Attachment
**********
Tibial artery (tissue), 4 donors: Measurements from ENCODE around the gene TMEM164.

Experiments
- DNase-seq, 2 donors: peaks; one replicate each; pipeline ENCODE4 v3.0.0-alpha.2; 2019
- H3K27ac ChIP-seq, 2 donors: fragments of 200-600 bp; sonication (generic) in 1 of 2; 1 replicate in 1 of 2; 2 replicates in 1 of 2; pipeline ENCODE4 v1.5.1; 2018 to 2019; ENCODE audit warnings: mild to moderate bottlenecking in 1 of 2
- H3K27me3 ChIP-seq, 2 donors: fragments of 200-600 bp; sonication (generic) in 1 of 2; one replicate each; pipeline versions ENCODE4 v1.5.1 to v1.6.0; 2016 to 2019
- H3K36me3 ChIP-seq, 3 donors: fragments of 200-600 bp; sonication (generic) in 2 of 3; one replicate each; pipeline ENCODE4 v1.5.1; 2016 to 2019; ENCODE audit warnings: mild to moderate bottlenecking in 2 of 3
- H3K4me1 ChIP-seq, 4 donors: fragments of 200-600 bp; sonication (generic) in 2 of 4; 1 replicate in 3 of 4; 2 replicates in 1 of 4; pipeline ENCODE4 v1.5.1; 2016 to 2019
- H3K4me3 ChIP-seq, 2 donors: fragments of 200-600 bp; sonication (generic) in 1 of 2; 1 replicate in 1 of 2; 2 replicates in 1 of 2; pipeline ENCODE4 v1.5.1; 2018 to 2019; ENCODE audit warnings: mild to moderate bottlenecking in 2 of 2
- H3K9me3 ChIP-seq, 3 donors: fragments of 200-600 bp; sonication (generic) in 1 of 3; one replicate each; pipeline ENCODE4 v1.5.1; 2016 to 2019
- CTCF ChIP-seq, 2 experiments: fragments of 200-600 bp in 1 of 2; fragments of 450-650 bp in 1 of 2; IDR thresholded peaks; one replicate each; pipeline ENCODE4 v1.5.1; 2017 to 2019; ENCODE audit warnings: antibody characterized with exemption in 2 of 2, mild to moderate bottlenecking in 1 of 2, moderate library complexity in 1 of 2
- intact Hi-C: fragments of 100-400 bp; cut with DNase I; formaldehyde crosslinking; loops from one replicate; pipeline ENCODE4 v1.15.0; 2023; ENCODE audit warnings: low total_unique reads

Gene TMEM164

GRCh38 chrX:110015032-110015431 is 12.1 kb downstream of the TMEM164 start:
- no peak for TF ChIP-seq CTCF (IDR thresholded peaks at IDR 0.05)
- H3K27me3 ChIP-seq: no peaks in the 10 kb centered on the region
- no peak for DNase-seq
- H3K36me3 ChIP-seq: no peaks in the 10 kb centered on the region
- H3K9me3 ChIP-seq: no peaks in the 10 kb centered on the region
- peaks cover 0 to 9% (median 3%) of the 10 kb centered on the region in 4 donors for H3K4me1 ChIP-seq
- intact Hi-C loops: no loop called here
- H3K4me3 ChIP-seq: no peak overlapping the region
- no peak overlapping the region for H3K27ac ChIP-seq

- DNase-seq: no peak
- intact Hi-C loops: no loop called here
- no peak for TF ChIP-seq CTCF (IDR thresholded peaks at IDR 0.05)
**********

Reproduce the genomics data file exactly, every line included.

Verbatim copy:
Tibial artery (tissue), 4 donors: Measurements from ENCODE around the gene TMEM164.

Experiments
- DNase-seq, 2 donors: peaks; one replicate each; pipeline ENCODE4 v3.0.0-alpha.2; 2019
- H3K27ac ChIP-seq, 2 donors: fragments of 200-600 bp; sonication (generic) in 1 of 2; 1 replicate in 1 of 2; 2 replicates in 1 of 2; pipeline ENCODE4 v1.5.1; 2018 to 2019; ENCODE audit warnings: mild to moderate bottlenecking in 1 of 2
- H3K27me3 ChIP-seq, 2 donors: fragments of 200-600 bp; sonication (generic) in 1 of 2; one replicate each; pipeline versions ENCODE4 v1.5.1 to v1.6.0; 2016 to 2019
- H3K36me3 ChIP-seq, 3 donors: fragments of 200-600 bp; sonication (generic) in 2 of 3; one replicate each; pipeline ENCODE4 v1.5.1; 2016 to 2019; ENCODE audit warnings: mild to moderate bottlenecking in 2 of 3
- H3K4me1 ChIP-seq, 4 donors: fragments of 200-600 bp; sonication (generic) in 2 of 4; 1 replicate in 3 of 4; 2 replicates in 1 of 4; pipeline ENCODE4 v1.5.1; 2016 to 2019
- H3K4me3 ChIP-seq, 2 donors: fragments of 200-600 bp; sonication (generic) in 1 of 2; 1 replicate in 1 of 2; 2 replicates in 1 of 2; pipeline ENCODE4 v1.5.1; 2018 to 2019; ENCODE audit warnings: mild to moderate bottlenecking in 2 of 2
- H3K9me3 ChIP-seq, 3 donors: fragments of 200-600 bp; sonication (generic) in 1 of 3; one replicate each; pipeline ENCODE4 v1.5.1; 2016 to 2019
- CTCF ChIP-seq, 2 experiments: fragments of 200-600 bp in 1 of 2; fragments of 450-650 bp in 1 of 2; IDR thresholded peaks; one replicate each; pipeline ENCODE4 v1.5.1; 2017 to 2019; ENCODE audit warnings: antibody characterized with exemption in 2 of 2, mild to moderate bottlenecking in 1 of 2, moderate library complexity in 1 of 2
- intact Hi-C: fragments of 100-400 bp; cut with DNase I; formaldehyde crosslinking; loops from one replicate; pipeline ENCODE4 v1.15.0; 2023; ENCODE audit warnings: low total_unique reads

Gene TMEM164

GRCh38 chrX:110015032-110015431 is 12.1 kb downstream of the TMEM164 start:
- no peak for TF ChIP-seq CTCF (IDR thresholded peaks at IDR 0.05)
- H3K27me3 ChIP-seq: no peaks in the 10 kb centered on the region
- no peak for DNase-seq
- H3K36me3 ChIP-seq: no peaks in the 10 kb centered on the region
- H3K9me3 ChIP-seq: no peaks in the 10 kb centered on the region
- peaks cover 0 to 9% (median 3%) of the 10 kb centered on the region in 4 donors for H3K4me1 ChIP-seq
- intact Hi-C loops: no loop called here
- H3K4me3 ChIP-seq: no peak overlapping the region
- no peak overlapping the region for H3K27ac ChIP-seq

- DNase-seq: no peak
- intact Hi-C loops: no loop called here
- no peak for TF ChIP-seq CTCF (IDR thresholded peaks at IDR 0.05)